So what has Common been able to do because of it? I’m glad you asked.
Let’s start with the most obvious. Common successfully morphed into an actual actor. Here is a list of movies he’s been in (off the top of my head, first): Just Wright, Smokin’ Aces, Luv, Selma, Barbershop 3, The Hate U Give, American Gangster, Street Kings, Wanted. That’s nine movies. Off the top of my head. According to IMDB, he’s in over 20 films...including animated movies like Happy Feet 2 and, hell, I forgot John Wick 2. Common is in action movies, romantic comedies, dramas, niche films, historical pieces. Common has bodied the acting game.
In that same vein—and maybe this is actually the most obvious—Common has won an Academy Award (for “Glory” with John Legend from the Selma soundtrack), an Emmy Award for “Letter to the Free” (from Ava DuVernay’s documentary 13th) and multiple Grammys, not to mention the litany of lesser known awards he’s won for his music.
He’s a two-time New York Times best-selling author for both his memoir, One Day It’ll All Make Sense... and Let Love Have The Last Word.
Despite his catalog, which early on, was a lot more abrasive, aggressive and edgy, he was invited to the White House to recite poetry by The Obamas, which means The Obamas messed with Common, hardbody. Which leads to the fact that he managed to turned that edgy Chi-town persona into a much more vanilla, but profitable persona that gets invited to The White House, stars in romantic comedies as the lead and becomes the spokesman for billion dollar corporate brands like Microsoft, for which he became a commercial spokesman. Every hip-hop head had to laugh at that one, but we all enjoyed seeing Common in that space.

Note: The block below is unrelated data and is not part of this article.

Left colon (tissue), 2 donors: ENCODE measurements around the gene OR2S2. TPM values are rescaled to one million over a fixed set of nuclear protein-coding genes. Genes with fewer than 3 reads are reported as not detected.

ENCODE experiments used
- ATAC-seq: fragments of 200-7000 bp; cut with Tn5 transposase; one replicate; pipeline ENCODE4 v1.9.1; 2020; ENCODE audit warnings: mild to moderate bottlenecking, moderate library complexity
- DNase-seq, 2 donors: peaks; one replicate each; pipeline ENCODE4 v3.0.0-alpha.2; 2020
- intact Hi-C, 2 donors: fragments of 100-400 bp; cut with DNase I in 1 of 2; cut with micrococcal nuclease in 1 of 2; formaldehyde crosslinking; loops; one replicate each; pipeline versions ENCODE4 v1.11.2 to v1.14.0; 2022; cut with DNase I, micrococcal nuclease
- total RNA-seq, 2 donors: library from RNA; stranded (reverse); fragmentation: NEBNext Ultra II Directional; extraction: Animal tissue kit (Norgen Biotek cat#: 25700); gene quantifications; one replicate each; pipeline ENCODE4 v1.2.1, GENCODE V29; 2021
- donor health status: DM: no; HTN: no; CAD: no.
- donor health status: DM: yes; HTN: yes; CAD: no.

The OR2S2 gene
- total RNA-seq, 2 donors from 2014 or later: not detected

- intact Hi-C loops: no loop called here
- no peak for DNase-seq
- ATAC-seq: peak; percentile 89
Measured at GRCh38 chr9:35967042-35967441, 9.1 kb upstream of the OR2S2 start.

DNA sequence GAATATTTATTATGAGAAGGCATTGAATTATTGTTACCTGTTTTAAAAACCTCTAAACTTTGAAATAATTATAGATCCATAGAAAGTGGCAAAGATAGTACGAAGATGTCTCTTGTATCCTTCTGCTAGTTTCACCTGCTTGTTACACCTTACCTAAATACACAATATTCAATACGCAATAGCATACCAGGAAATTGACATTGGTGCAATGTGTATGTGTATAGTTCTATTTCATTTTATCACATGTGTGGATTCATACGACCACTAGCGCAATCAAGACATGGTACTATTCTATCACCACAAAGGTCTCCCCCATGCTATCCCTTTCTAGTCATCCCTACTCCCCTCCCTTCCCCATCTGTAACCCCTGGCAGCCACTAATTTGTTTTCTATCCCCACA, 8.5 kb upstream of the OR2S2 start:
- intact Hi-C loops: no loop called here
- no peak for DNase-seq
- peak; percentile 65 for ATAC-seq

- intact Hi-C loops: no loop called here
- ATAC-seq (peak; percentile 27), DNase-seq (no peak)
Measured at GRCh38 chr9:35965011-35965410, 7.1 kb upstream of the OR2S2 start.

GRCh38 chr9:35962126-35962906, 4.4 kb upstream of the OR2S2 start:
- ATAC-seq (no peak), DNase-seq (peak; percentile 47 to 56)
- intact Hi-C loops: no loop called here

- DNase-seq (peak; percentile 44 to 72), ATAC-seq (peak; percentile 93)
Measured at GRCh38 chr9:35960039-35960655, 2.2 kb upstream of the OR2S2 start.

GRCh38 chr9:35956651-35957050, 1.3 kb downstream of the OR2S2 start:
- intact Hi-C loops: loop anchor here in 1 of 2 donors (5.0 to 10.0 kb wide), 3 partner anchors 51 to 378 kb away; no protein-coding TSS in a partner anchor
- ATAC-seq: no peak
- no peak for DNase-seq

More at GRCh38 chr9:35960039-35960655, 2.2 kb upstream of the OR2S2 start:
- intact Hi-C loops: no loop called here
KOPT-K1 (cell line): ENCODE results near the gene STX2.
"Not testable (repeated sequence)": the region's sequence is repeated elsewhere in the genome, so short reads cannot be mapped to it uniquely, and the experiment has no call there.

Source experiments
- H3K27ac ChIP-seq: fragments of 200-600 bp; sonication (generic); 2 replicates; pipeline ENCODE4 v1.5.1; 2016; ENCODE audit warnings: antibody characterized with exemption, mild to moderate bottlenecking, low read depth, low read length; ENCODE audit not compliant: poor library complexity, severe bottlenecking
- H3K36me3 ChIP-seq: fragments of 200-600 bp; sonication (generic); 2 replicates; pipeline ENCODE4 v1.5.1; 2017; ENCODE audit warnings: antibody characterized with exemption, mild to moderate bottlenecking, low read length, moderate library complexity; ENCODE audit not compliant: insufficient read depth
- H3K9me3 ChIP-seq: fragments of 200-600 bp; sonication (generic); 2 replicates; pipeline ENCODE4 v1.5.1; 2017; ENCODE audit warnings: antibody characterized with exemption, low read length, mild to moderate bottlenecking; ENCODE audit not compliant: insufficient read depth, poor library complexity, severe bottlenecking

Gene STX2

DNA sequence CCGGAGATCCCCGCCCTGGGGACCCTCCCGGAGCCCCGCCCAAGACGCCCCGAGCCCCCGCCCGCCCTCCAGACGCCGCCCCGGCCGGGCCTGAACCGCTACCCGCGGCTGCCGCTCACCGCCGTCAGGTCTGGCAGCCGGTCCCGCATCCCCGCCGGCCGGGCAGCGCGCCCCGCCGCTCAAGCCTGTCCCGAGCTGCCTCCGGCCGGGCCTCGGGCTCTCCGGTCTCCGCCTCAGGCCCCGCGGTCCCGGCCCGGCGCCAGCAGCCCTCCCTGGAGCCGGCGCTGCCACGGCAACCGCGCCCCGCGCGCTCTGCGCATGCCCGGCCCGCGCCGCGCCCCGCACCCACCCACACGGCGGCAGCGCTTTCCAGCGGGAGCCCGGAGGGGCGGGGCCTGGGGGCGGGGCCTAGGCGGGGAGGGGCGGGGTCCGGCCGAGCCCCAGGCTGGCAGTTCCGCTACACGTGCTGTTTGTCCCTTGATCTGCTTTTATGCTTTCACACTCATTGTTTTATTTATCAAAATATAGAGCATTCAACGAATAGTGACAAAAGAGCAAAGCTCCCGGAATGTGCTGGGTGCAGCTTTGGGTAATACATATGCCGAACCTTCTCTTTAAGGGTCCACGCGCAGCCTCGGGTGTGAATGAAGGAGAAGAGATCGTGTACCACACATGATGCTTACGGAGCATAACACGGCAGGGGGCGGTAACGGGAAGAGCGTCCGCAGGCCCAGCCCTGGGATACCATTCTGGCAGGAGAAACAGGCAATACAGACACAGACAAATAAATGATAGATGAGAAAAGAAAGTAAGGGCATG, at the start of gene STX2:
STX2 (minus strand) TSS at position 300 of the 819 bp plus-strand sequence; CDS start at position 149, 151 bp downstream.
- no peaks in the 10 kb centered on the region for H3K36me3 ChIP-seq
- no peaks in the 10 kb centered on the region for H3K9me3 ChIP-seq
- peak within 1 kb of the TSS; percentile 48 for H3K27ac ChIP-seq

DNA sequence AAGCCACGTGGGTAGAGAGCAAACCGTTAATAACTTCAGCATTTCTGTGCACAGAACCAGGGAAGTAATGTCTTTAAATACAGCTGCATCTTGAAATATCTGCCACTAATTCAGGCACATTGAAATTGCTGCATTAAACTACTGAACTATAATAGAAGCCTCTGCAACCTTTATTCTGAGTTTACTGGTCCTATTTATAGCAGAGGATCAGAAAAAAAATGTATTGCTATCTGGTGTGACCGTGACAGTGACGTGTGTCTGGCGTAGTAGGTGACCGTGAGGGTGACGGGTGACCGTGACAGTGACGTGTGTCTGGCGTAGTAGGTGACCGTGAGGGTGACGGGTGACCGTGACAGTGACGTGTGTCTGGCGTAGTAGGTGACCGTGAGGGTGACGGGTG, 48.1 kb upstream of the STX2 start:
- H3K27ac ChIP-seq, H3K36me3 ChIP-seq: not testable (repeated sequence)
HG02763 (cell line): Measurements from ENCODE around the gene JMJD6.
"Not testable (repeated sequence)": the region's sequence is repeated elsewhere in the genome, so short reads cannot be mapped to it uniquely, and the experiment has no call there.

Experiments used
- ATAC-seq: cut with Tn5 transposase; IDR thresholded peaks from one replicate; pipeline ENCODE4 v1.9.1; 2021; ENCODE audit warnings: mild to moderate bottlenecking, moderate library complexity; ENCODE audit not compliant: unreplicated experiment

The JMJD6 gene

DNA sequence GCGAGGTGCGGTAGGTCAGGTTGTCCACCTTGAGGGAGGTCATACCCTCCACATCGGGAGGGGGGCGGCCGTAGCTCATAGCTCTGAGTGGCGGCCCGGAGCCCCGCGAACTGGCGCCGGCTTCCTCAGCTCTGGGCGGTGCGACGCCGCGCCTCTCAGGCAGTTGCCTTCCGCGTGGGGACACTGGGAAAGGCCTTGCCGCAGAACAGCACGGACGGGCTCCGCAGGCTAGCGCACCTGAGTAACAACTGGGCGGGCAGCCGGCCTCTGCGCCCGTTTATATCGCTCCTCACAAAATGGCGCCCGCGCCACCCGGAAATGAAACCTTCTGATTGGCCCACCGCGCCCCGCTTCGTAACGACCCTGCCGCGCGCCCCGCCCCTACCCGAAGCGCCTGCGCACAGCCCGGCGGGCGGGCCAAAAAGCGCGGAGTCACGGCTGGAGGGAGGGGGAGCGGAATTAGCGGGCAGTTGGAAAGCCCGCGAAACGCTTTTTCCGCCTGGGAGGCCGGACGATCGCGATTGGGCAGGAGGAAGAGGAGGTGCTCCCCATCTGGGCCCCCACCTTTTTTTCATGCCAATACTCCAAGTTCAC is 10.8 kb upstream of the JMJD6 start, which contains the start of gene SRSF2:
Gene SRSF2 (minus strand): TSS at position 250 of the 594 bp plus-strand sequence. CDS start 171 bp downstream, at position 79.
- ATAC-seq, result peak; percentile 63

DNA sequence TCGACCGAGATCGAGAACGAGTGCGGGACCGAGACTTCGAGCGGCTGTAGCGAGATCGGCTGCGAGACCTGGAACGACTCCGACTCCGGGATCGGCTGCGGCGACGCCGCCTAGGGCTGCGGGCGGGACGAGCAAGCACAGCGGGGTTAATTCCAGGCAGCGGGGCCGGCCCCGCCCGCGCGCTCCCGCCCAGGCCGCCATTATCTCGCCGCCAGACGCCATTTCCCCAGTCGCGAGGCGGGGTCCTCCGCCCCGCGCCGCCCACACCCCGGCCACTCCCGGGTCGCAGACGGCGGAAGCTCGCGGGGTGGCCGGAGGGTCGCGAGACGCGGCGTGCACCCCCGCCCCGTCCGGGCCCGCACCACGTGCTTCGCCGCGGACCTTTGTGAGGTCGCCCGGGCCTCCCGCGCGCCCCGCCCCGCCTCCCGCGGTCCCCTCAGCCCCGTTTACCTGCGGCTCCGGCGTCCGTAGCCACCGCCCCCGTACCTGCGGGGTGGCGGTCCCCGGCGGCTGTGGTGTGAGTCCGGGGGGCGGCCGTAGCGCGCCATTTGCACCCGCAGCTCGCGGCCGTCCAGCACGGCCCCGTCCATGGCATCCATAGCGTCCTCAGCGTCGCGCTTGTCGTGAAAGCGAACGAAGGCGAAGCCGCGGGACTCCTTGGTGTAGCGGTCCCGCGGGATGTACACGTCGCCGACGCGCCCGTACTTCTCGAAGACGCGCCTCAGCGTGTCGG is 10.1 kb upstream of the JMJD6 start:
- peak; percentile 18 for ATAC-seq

Just to recap so far, he’s a successful rapper, actor and writer, he’s in commercials and managed to re-invent himself as Common, the guy you all love and the bridge for folks into hip-hop, so much so that he wins awards for it. If you don’t think Common isn’t trying to win a Tony so he can have that damn EGOT that John Legend won’t shut up about, you must be smoking rocks.
NOT to mention that his name is Common, literally one of the most common (no pun intended) words in the English language, yet, if you google “common” he is LITERALLY the first thing that shows up. Do you know how hard it is to take a regular word and become so synonymous with it that Google puts you at 1????
Moving onto some of the important stuff, he’s a social activist who has used his platform and voice to help make the world a better place. Hell, he even atteded Florida A&M University, though he didn’t graduate (to my knowledge) but was eventually awarded an honorary doctorate from the HBCU. I have no idea what he does or doesn’t have an ownership stake in, but I imagine he must be part of something that also nets him more millions.
Basically, Common has done it all. And done it all super successfully. I’m not saying other rappers haven’t killed the game, but I am saying that every game Common has gotten into he has murdered at the highest-crime boss level and all because of hip-hop, thus, in conclusion, henceforth and forevermore (thus far)...
...Common has the GOAT hip-hop career.